America Supports You: Fourth Grader Organizes Freedom Walk
By Samantha L. Quigley
American Forces Press Service
SEBRING, Ohio, Aug. 3, 2006 If Colton Lockner’s summer project is any indication of his future success, his name is one everyone should remember.
Colton Lockner talks with his uncle, Army Reserve Staff Sgt. Brian Joseph. Joseph and a Weekly Reader newspaper story inspired the 9-year-old’s decision to organize an America Supports You Freedom Walk on Sept. 11 in his hometown of Sebring, Ohio. Photo by Samantha L. Quigley
(Click photo for screen-resolution image);high-resolution image available.
Colton, 9, has taken it upon himself to organize this small village’s first America Supports You Freedom Walk, a move that surprised no one who knows the slight boy.
“You don’t expect this from a 9-year-old kid,” former local elementary school principal Vito Weeda said. “We look for great things for Colton because of the type of person he is.”
Colton’s mother agrees that her son, who has no problem talking business with adults only to turn around and jump into the pool or play soccer with his brothers, is unique.
“That’s just Colton,” Robyn Lockner, his mother, said.
“Colton’s always wanting to organize something.”
America Supports You is a nationwide Defense Department program that highlights grassroots and corporate support of the nation’s servicemembers. ASY Freedom Walks are intended to commemorate the Sept. 11, 2001, terrorist attacks and honor U.S. troops.
Some may find it hard to believe that, at such a young age, Colton has organized Sebring’s Freedom Walk and encouraged about 1,000 people to participate. And he’s done nearly everything -- from getting the word out to finding sponsors and registering walkers on the Fourth of July - on his own. In fact, his mother plays only a supporting role in her son’s endeavor.
“I had a little help by my mom, but the rest of the stuff, I mostly did that myself,” Colton said. “(My mom is) actually my secretary.”
He learned of the Freedom Walk while reading a Weekly Reader newspaper about a month before school let out for the summer. He said it was the safety of his uncle, Army Reserve Staff Sgt. Brian Joseph, that first came to mind.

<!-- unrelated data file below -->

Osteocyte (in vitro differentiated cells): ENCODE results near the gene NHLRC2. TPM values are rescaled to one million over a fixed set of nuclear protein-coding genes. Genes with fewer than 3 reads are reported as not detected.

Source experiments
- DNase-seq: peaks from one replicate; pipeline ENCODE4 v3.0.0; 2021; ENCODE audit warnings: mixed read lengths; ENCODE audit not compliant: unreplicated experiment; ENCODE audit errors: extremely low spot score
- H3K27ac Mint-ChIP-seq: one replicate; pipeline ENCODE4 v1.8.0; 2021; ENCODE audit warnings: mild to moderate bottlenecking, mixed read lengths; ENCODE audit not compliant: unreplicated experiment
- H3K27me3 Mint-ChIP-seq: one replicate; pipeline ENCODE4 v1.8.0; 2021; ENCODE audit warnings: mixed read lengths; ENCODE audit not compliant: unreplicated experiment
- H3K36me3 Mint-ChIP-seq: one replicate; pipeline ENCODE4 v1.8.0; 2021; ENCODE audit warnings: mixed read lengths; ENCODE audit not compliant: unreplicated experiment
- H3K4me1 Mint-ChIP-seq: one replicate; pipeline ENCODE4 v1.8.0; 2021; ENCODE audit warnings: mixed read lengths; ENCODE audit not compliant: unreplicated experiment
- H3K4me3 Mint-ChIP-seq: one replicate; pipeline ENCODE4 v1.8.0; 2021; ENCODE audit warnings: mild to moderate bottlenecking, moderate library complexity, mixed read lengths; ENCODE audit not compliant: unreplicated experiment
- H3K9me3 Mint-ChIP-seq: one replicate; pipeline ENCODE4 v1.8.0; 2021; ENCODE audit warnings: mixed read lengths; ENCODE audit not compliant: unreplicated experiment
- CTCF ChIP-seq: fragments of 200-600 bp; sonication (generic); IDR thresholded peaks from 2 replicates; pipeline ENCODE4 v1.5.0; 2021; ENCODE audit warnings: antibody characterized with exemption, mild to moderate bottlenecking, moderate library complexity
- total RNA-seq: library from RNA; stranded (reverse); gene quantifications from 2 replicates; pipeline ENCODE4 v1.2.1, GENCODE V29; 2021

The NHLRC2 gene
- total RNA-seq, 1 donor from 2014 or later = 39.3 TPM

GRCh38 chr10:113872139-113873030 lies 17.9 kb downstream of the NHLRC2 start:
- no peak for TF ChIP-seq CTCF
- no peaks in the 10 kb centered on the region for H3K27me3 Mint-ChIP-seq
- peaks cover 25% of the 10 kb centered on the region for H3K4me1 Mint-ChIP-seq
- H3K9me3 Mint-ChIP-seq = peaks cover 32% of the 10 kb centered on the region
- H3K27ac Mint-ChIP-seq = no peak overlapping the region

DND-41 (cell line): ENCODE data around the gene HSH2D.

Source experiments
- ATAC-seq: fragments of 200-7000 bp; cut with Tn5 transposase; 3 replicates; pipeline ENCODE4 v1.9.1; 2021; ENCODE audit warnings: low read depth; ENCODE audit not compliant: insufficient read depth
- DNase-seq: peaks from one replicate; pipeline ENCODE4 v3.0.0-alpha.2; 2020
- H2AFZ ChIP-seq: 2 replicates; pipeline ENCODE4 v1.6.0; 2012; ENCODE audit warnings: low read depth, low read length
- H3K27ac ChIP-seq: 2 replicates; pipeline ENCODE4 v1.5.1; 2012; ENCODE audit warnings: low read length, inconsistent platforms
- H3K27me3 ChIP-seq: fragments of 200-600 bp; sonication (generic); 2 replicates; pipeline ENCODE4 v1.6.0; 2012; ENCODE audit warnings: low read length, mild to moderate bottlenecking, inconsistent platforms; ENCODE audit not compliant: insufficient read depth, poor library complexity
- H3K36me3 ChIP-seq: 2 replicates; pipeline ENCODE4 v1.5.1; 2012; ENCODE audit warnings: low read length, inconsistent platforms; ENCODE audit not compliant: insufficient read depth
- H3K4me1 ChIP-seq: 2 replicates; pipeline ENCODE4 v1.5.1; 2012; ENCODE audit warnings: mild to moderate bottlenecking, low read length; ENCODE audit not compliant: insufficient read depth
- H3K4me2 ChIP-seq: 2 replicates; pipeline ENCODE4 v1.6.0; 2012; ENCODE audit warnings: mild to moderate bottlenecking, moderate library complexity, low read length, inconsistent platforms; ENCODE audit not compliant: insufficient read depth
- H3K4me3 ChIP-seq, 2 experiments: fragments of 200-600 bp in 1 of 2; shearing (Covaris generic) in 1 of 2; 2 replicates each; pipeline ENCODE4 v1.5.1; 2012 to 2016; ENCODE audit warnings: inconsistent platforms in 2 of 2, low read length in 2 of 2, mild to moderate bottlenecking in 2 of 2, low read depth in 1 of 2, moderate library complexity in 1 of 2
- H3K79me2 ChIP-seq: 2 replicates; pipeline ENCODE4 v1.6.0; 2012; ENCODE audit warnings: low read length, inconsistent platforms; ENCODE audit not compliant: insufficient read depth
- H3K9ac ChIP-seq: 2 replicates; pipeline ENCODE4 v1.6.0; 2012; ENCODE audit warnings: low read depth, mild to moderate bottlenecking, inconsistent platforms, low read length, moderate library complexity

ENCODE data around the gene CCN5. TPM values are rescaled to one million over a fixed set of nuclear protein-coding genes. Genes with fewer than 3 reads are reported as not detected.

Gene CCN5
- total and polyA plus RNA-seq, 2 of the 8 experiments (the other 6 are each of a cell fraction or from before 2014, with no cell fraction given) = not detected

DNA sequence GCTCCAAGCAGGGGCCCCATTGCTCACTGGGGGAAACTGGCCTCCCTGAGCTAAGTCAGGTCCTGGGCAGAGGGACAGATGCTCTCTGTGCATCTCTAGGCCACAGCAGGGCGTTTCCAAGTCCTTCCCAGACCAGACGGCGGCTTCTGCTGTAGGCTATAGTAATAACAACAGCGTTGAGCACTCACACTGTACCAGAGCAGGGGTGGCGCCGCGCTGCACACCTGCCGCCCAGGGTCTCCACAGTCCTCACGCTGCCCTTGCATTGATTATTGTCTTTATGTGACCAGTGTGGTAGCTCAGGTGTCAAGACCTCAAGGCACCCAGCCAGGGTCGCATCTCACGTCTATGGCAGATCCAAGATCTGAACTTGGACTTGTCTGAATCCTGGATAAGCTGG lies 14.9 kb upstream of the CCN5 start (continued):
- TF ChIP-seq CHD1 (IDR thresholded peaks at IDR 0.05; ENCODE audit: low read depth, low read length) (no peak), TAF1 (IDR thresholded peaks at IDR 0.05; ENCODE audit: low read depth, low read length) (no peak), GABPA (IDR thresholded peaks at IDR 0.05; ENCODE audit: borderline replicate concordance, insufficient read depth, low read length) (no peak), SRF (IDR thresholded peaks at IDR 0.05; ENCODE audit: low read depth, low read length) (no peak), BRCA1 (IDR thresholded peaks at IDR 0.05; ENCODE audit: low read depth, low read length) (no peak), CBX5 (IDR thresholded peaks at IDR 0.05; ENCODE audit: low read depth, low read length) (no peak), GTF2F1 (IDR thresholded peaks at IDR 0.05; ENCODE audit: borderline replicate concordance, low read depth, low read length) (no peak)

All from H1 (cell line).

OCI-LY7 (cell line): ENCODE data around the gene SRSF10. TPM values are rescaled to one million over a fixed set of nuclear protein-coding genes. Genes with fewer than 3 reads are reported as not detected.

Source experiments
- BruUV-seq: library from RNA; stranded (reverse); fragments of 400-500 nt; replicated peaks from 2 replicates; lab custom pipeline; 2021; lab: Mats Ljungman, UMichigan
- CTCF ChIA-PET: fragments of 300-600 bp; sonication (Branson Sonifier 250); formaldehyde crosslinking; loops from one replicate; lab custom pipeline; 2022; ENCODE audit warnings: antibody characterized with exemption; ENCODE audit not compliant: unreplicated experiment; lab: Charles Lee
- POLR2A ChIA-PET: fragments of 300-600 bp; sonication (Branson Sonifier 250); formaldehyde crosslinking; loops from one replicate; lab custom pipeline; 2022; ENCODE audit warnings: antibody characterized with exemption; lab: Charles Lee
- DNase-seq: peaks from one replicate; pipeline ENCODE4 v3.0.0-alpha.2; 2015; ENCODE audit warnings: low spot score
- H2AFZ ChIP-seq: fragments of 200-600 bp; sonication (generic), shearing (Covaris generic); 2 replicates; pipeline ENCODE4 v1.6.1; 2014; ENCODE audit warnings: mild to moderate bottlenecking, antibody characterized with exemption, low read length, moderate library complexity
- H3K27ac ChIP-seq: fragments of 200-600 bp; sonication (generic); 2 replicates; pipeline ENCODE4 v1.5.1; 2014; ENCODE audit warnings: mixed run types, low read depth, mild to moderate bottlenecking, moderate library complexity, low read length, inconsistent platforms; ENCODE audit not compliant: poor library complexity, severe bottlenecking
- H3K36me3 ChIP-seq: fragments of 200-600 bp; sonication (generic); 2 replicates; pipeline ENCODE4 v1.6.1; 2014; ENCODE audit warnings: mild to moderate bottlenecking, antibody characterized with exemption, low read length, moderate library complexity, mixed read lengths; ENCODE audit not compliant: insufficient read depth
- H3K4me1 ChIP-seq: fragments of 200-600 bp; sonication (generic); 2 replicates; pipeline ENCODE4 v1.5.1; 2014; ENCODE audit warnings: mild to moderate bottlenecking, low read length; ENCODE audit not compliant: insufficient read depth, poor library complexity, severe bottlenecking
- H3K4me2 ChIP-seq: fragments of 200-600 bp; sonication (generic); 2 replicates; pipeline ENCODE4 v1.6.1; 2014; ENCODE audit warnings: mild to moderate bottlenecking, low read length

“(The walk) is to honor (servicemembers) and thank them for what they’re doing for our country and to remember the terrorist attacks of Sept. 11,” Colton said. “We’re trying to get it to be an every-year thing, like a permanent holiday.”
Sebring Mayor John Smith said Colton has his backing on that idea.
Colton has gotten backing for his walk from throughout the town. About 12 local business owners in the village of about 5,000 agreed to let Colton place a donation can in their stores. They also let him post flyers for the event.
John Pappas, owner of the local Pizza Pan restaurant, said he was so impressed with the way Colton conducted himself that he agreed to help him make the walk happen.
“He was a little man walking in,” Pappas said. Though he’d not met Colton before, he listened to his pitch to put a donation can in the eatery. Not only did Pappas agree to the can, but he talked with Colton and his mom about sponsoring the food, banners and t-shirts for the event, as well.
“We didn’t think it was going to be such a big deal,” Pappas said. “We thought there were going to be 50, 75 people (participating in the walk).”
His commitment hasn’t wavered as the numbers have climbed, though. In fact, he’s upped the ante by offering all walkers who pre-register a certificate for a free large pizza.
“This is small-town America and this little man … is what it’s all about,” Pappas said. “My hat’s off to little Colton. He really got a lot of people together.”
Terrance Price, owner of Trojan Horse Food and Spirits, is also sponsoring Colton’s Freedom Walk. Proceeds from an Aug. 6 breakfast and bike run and raffles that day will go to support the Freedom Walk, he said.
Local civic organizations also are lending their support. On Aug. 1, Ed Heavener, commander of the local Veterans of Foreign Wars post, presented Colton with a $200 check. “I know he’s getting a lot of support from everybody else, but that’s what makes the world go around, everybody jumping in and helping out,” Heavener said.
Colton has distinct plans for the funds he’s receiving. “I’m going to use it to buy the shirts,” he said. “The money that’s left I’m going to use to buy care packages to send overseas to the military men and women.”
With such drive and patriotic intent, it seems no wonder Colton has easily surpassed his goal of signing up 500 people for his America Supports You Freedom Walk. Those who know Colton don’t doubt he’ll meet his next goal of making the Freedom Walk an annual event either. And, his family and friends say, he’ll do it in his usual fashion -- as a well-spoken, grounded, soon-to-be-fourth grader who can hold his own with any adult in the village.